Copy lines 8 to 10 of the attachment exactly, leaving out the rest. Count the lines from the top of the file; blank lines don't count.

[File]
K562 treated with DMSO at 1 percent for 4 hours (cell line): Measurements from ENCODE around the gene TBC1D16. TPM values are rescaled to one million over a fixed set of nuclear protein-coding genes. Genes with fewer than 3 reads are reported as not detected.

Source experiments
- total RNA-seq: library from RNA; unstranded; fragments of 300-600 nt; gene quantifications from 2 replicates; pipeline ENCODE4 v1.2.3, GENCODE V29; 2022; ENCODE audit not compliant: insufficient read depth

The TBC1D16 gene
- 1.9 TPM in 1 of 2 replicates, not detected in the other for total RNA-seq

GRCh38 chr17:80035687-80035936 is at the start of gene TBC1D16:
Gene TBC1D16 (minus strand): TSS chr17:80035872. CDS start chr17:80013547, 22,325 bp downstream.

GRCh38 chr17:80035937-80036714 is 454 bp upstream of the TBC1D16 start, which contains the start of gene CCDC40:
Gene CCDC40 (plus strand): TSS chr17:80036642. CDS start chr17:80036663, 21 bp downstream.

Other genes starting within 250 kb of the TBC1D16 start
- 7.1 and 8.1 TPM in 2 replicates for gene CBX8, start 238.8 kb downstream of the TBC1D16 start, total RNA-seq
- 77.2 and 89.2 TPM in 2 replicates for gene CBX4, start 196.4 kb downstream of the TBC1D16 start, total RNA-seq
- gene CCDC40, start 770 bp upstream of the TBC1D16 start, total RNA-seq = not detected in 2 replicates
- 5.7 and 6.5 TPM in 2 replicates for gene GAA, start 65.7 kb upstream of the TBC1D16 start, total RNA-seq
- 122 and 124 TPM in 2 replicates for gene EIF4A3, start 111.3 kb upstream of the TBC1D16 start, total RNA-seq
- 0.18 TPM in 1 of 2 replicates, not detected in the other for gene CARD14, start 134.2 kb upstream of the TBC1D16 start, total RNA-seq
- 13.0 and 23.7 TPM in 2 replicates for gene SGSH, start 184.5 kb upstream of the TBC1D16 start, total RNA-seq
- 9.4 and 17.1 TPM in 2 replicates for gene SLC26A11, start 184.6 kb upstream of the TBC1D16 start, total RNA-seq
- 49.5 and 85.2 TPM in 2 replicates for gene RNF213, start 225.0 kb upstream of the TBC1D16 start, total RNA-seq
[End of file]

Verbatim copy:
GRCh38 chr17:80035937-80036714 is 454 bp upstream of the TBC1D16 start, which contains the start of gene CCDC40:
Gene CCDC40 (plus strand): TSS chr17:80036642. CDS start chr17:80036663, 21 bp downstream.

Other genes starting within 250 kb of the TBC1D16 start